Understanding Personalized Audio Ads On Pandora and How They’re A Game Changer For Music (And Other) Marketers
The music industry is fairly familiar with the music side of Pandora. But there's another side of the streamer that also presents a powerful opportunity – the ad platform monetizes its free radio service and a new partnership that delivers personalized targeted audio ads.
By Glenn Peoples, Music Insights and Analytics of Pandora
Key takeaway: in creating more personalized, dynamic audio ads, new technologies can impact not just Pandora’s free radio service but the company’s entire business as well as its stakeholders.
The music industry knows the music side of Pandora well. Royalties, licensing negotiations, executive changes, quarterly earnings and new products are widely covered in the media. And because Pandora is a publicly traded company, the industry has a fairly transparent view inside. Less seen is the innovative advertising side of the company that powers the free radio service. Peruse the Pandora for Brands website and you can see a constant drumbeat of news about advertising products built to attract brands and provide more value to advertisers. The success of a radio service, which paid $610 million in royalties last year, depends on these innovations.
The drumbeat continues. Last week Pandora announced an exclusive partnership with A Million Ads, a UK-based company that specializes in creating dynamic advertising for audio, that will help Pandora experiment with creating more personalized, relevant and effective digital ads. Chief revenue officer John Trimble said A Million Ads’ “tailored, data-driven audio creative in real-time gives us yet another way to help advertisers unlock the power of audio.” The two new audio capabilities — not yet available to advertisers, by the way— are “real-time personalized creative at scale” and “sequential messaging and targeting.”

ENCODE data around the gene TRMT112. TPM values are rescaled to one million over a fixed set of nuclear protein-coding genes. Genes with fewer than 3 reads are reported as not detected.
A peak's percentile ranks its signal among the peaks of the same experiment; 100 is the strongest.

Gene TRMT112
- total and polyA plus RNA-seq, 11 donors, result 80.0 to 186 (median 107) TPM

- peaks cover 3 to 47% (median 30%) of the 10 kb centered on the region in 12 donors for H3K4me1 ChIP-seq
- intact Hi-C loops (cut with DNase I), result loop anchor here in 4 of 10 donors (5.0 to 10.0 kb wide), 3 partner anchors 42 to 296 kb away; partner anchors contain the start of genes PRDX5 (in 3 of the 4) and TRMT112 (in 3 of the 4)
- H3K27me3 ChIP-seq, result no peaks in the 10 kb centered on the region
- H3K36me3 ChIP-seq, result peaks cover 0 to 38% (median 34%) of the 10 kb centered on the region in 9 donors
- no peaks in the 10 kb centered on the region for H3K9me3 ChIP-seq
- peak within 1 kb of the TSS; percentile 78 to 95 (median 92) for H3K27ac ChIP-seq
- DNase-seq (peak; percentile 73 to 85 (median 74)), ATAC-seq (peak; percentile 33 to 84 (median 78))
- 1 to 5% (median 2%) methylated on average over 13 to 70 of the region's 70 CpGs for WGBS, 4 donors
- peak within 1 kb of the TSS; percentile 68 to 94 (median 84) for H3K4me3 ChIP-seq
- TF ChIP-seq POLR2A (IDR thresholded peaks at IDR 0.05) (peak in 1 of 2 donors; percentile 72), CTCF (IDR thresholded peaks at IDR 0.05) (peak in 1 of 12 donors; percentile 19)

Let’s stop for a moment and break down the terms that describe the new audio capabilities. First, “real-time personalized creative” means Pandora could experiment with ads that are personalized for a listener based on attributes like gender, age and zip code, while also taking into account factors like the weather, time of day and the listener’s location. In addition, through the work of Pandora’s data scientists and third-party data, additional listener attributes can be inferred. For example, a democrat is more likely to use T-Mobile or Sprint and listen to jazz, soul, funk, reggae and gospel. Doing it “at scale” means Pandora will be able to roll out these multi-variant ads to 81 million monthly listeners, a group large enough that advertisers can reach those specific groups of listeners most likely to respond to a brand’s message.
For years it has been possible to personalize advertising messaging by using targeting and building multiple ad creatives, but here’s how this is different: With A Million Ads’ technology combined internal listener data, Pandora can explore how to stitch together in real time multiple parts — or variants — of audio ads to create a single, personalized ad a single ad. Different voiceovers will be created for each variant so that each advertisement will be seamless. For example, the ad could open with a “Good morning” or “Good afternoon” depending on the time of day, place the listener in a specific city (Los Angeles or New York), mention the weather (“it’s going to be a hot one” or “it’s cold out”), give a call to action (“come grab your iced coffee” or “start your day with a warm pumpkin latte”), and close with the name of the coffee shop doing the advertisement. Because this ad has three variants, Pandora would serve eight different versions. The math is 2 x 2 x 2 = 8, or 2 (the number of options for each variant) to the power of 3 (the number of variants).